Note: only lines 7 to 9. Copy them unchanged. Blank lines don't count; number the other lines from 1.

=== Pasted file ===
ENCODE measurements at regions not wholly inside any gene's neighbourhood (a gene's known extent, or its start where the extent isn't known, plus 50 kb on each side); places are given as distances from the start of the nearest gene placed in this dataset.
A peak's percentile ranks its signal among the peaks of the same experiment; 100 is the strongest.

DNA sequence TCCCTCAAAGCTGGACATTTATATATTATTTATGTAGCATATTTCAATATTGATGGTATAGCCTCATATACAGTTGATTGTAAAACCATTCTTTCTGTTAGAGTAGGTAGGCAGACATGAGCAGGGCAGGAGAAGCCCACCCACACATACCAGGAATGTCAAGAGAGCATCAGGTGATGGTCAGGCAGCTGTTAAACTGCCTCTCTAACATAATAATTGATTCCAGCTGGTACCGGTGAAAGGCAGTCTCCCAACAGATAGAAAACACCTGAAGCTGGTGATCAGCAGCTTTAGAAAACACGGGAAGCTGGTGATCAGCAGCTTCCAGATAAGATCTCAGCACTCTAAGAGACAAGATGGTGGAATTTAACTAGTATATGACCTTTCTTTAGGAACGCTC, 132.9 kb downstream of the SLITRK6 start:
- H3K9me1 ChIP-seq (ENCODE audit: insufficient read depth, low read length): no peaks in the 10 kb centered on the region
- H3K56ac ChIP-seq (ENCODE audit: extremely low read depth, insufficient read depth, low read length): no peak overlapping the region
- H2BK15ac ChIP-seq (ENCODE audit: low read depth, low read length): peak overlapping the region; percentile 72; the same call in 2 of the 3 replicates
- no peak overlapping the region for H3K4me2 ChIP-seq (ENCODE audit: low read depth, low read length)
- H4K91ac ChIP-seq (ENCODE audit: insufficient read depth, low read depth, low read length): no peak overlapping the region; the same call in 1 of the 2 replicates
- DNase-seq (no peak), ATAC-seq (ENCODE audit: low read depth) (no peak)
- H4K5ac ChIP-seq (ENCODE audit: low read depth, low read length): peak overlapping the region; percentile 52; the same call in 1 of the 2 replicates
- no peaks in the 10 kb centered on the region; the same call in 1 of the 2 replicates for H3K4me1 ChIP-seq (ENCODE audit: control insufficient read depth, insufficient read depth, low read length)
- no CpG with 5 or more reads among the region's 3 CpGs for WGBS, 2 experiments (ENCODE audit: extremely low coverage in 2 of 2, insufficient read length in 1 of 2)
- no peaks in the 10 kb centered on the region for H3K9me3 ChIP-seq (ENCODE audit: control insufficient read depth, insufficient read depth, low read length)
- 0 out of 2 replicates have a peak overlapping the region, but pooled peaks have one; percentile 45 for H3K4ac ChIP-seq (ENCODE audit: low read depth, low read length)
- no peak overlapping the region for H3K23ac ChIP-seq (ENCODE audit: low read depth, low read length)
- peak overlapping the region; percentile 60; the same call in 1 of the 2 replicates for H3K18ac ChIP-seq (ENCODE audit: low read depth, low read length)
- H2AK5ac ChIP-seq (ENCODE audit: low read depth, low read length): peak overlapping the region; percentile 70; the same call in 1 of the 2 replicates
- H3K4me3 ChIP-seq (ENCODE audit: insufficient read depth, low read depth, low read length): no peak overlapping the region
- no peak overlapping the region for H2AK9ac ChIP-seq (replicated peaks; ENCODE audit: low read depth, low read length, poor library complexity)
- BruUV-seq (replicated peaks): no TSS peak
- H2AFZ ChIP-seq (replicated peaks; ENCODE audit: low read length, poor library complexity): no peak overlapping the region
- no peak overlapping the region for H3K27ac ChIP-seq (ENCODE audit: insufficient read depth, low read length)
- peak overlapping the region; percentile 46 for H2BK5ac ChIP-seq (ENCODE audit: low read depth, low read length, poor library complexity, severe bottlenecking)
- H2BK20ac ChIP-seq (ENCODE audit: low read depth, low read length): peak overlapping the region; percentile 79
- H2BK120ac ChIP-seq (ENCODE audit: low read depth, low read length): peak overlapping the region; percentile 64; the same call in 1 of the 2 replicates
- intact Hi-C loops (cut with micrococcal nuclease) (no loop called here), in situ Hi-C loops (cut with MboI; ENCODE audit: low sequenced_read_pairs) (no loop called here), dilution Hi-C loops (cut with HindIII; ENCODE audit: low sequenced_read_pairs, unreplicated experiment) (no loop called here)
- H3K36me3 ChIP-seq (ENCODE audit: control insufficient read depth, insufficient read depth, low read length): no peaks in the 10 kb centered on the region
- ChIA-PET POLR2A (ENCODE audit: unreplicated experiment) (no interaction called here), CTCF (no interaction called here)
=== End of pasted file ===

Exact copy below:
- no peak overlapping the region for H3K4me2 ChIP-seq (ENCODE audit: low read depth, low read length)
- H4K91ac ChIP-seq (ENCODE audit: insufficient read depth, low read depth, low read length): no peak overlapping the region; the same call in 1 of the 2 replicates
- DNase-seq (no peak), ATAC-seq (ENCODE audit: low read depth) (no peak)